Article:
Direct human disturbance also takes place. Often, non-wild plants are planted in the precincts. Also, when a tree falls in the forest, the gap created by the fall (in ecological terms gap) is often filled by planting cedar or cypress. There are reports of advanced use of forest resources in the precincts as early as the early modern period. [13]。In recent years, some forests have been undercut and raked for leaves, but this kind of maintenance is not necessary, and if done in natural forests, it can lead to increased devastation. In addition, forests are often cut off from their surroundings or mowed around them due to road expansions, etc. In such cases, the forests are often destroyed by clumps or mantle communities. In such cases, forests that have lost their mantle and sod communities are prone to drying out of the forest floor, which can lead to devastation. In addition, concrete spraying is increasingly used for restoration of these areas, which is an easy and inexpensive method that does not allow for natural recovery.

Nevertheless, unlike so-called satoyamas, these forests are familiar to people, but they are treated differently from forests that are tended to for human use, and they continue to have a certain presence.


See also: Jinja gōshi

In modern times, the belief in shinto deities has become more abstract, and the reverence for the dense forests of Shinto shrines has waned, with many believers, such as Ujiko, not necessarily considering them necessary. While there are examples where the core shrine is so revered that the shrine forest is maintained (e.g., Meiji Jingu mentioned above, as well as Tadasu Forest in Kyoto City), there have been many cases where the shrine forest was cut down to make room for road repairs, agricultural and residential land development, and public facilities such as daycare centers. In particular, in urban areas, forests were often cut down. In some cases, especially in urban areas, forests have been completely lost. There are shrines that consist entirely of torii gates and main shrines, and the original meaning of shrines based on nature worship has been greatly diminished.

As far back as before the Meiji era, there were shrines of various sizes in each village, and many of them had a forest for their Shinto shrine. This was greatly reduced by the so-called Jinja gōshi decree. As a result, many shrines were abolished, and at the same time, their guardian forests were cut down. Minakata Kumagusu has been opposed to Shrine merging since that time, fearing the large-scale destruction of nature that would result from this logging.

Jinja gōshi was intended to incorporate indigenous beliefs into State Shinto by organizing only one shrine per administrative village, but one theory suggests that the purpose was to gain concessions on the wood resources or by-products (camphor, etc.) of this process. It is also said that the purpose was to acquire the wood resources or by-products (such as camphor). In particular, there are many large camphor trees and tabunoki in shrines in central Honshu and southward, and there is a theory that these trees may have been treated at a high price.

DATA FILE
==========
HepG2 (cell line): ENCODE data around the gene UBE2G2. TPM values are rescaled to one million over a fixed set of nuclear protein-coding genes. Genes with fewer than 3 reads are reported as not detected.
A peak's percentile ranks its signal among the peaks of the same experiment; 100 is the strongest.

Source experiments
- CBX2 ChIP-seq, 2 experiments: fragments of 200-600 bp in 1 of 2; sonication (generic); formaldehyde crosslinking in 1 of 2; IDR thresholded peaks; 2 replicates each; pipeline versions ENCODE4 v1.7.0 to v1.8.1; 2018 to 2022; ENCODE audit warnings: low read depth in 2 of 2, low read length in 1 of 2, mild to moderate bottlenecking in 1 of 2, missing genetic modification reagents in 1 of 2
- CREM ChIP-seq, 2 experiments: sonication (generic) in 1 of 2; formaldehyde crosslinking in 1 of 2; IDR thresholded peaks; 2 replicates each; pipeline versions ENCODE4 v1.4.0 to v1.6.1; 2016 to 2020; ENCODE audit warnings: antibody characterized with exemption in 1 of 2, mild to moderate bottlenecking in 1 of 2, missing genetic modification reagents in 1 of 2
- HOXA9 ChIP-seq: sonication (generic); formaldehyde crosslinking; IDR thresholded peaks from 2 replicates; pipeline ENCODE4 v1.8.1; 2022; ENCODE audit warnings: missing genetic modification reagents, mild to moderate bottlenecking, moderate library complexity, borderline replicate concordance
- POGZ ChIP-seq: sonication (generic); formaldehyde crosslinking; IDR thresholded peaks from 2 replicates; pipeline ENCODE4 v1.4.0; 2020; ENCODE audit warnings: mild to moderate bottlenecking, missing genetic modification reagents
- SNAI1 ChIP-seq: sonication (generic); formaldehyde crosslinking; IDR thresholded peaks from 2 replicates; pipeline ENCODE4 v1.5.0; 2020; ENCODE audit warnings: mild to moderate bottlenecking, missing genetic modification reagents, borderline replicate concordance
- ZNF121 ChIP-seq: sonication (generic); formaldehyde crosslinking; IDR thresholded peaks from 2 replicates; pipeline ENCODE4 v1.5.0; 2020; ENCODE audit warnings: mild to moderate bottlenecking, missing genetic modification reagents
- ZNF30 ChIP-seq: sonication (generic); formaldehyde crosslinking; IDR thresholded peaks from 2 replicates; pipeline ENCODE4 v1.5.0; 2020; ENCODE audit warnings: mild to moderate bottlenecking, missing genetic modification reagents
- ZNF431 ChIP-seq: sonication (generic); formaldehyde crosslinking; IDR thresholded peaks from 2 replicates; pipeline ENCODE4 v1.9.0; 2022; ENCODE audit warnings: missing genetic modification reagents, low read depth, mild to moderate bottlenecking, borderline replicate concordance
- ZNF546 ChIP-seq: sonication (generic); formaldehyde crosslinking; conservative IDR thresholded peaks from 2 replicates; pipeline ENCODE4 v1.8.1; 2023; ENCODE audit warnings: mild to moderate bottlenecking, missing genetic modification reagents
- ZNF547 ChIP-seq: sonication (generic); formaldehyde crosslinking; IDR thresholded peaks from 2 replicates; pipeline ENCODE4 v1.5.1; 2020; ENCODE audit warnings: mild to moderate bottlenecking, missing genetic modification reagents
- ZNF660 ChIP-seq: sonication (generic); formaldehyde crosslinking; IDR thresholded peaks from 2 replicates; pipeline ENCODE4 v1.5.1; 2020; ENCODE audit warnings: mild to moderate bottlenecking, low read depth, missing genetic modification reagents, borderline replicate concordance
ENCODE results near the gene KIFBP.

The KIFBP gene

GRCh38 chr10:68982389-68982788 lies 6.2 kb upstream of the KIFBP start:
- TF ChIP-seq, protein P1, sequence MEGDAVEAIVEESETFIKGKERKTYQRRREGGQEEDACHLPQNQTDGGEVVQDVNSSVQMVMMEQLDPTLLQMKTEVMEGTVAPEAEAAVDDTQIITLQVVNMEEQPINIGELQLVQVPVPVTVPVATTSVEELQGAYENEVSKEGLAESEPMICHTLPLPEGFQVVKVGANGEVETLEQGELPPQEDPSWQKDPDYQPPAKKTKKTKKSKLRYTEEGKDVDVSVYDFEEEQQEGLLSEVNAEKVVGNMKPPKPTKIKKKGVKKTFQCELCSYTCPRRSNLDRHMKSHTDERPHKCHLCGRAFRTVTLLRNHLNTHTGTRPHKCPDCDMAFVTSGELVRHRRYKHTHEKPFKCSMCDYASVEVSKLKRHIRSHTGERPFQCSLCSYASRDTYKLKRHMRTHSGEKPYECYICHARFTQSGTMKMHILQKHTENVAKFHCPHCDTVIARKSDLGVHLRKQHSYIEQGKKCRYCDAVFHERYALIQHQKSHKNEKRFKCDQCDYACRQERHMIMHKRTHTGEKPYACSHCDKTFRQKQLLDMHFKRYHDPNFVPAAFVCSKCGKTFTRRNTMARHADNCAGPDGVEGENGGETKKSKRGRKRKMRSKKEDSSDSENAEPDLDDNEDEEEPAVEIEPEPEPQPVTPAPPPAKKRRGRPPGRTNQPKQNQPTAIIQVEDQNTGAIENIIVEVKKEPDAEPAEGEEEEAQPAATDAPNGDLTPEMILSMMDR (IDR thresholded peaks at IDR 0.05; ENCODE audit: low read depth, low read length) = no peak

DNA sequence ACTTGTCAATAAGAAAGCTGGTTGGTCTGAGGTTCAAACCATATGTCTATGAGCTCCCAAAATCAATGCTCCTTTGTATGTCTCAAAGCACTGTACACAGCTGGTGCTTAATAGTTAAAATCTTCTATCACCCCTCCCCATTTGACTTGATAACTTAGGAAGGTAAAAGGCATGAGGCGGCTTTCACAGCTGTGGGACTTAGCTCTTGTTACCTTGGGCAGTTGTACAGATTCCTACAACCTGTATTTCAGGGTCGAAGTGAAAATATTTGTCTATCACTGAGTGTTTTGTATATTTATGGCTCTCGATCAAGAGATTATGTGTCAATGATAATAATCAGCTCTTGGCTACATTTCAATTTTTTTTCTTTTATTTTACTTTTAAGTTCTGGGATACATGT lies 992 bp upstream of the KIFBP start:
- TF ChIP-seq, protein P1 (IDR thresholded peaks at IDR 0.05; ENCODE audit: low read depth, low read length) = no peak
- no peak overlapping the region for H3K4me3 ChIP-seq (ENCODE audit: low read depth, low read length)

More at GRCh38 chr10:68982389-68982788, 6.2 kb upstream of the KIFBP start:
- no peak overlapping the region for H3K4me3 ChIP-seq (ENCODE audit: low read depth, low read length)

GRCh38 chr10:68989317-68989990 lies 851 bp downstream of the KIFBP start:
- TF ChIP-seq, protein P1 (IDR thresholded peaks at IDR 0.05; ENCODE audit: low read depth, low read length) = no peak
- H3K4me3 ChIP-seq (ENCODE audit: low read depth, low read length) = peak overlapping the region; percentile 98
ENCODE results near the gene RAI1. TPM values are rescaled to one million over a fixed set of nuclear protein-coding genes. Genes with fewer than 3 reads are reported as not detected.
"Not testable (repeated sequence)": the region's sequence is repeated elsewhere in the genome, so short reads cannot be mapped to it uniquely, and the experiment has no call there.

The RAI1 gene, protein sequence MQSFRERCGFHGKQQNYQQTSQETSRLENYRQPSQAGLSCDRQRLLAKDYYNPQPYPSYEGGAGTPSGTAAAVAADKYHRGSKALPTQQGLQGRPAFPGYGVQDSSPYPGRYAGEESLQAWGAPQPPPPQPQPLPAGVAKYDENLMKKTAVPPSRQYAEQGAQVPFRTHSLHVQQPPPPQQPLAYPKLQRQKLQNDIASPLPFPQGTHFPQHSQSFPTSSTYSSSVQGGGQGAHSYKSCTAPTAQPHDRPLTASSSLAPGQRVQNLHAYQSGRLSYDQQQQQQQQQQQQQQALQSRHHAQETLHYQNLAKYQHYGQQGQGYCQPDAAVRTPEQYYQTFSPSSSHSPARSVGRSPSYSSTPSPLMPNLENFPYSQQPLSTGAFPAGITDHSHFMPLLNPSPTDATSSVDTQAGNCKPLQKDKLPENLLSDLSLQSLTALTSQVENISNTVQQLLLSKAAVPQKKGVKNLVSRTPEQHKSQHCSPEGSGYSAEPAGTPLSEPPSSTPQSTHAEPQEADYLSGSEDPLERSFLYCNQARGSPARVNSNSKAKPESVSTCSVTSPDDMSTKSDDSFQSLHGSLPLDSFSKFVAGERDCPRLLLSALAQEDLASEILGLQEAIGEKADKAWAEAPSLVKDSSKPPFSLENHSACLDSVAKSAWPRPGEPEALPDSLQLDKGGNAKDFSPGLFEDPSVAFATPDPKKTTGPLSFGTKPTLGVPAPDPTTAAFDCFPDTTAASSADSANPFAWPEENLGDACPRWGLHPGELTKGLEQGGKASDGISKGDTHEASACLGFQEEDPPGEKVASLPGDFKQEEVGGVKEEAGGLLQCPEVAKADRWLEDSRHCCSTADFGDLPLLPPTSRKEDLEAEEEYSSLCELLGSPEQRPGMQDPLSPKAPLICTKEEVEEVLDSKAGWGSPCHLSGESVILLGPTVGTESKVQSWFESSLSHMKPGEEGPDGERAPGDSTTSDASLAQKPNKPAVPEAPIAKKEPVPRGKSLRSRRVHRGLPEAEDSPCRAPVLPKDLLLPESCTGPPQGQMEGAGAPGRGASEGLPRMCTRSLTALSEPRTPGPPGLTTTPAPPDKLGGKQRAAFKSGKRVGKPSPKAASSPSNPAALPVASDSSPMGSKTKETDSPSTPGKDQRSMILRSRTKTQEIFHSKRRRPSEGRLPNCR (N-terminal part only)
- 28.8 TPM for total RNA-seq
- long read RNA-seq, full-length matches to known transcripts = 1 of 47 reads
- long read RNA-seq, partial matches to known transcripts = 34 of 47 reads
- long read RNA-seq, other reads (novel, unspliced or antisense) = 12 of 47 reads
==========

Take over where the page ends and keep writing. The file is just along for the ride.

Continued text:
On a more minor note, large plants of furan and sekkok, which used to be common on sacred trees in shrines, are rarely seen anymore due to the wildflower boom. There was a similar case in the past, when Minakata Kumagusu found a large plant of a magnificent epiphytic orchid at a shrine in Wakayama Prefecture, and happily explained it to the kannushi, who promoted it to the fullest. The goddess was very pleased with it and explained it to him. The priest was very angry with him, saying, "How dare you advertise something so rare in such a way? It will be stolen." He was angry.

Revaluation and restoration

Following the conclusion of the Pacific War, widespread deforestation took place as part of national land development, separate from the state Shinto religion. This led to increased reflection on the consequences of excessive development, depopulation, and land shortage in the aftermath of the collapse of the bubble economy. This resulted in the rise of the national trust movement and other initiatives aimed at preserving and restoring forests and green spaces. The national trust movement has been successful in its efforts to conserve and rehabilitate forests and other vegetation. In the aftermath of the 2011 Tōhoku earthquake and tsunami, there has also been a push to maintain and restore the forests affected by the disaster.[14][15]

See also


  1. ^ Kotera, Yasuhiro (2021-12-23). "Sacred Forests: The Ecological Power of Reverence". The Earth & I. Retrieved 2023-03-09.
  2. ^ "ARC - Faiths and ecology - Shinto forestry". www.arcworld.org. Retrieved 2023-03-11.
  3. ^ "Encyclopedia of Shinto詳細". 國學院大學デジタルミュージアム (in Japanese). Retrieved 2023-03-11.
  4. ^ "Chinju no Mori: The Guardian of the Forest Shrine". Wisata App. Retrieved 2023-03-11.
  5. ^ "Chinju-no-Mori". www.gentleearth.org. Retrieved 2023-03-11.
  6. ^ を含む小さな神社で、神殿のすぐ隣まで人家などが建てられている神社は除く。
  7. ^ 「みそぎ神社」 建物・施設紹介
  8. ^ Iwanami Kōjien (広辞苑) Japanese dictionary
  9. ^ a b c Sonoda Minoru in Breen, Teeuwen (2000:43)
  10. ^ 神奈備祭について
  11. ^ 読売新聞 2009年1月10日 12版6面 山田養蜂場の全面広告
  12. ^ 「木を植える-21世紀の鎮守の森を目指して-」 宮脇昭、NPO PLANT A TREE PLANT LOVEサイト
  13. ^ 鳴海邦匡・小林茂「近世以降の神社林の景観変化」歴史地理学48-1、2006年
  14. ^ 鎮守の森プロジェクト(2018年5月19日閲覧)
  15. ^ 鎮守の森を再び シャクナゲなど130本植樹 二里町大里地区住民『佐賀新聞』LiVE(2018年3月7日)2018年5月19日閲覧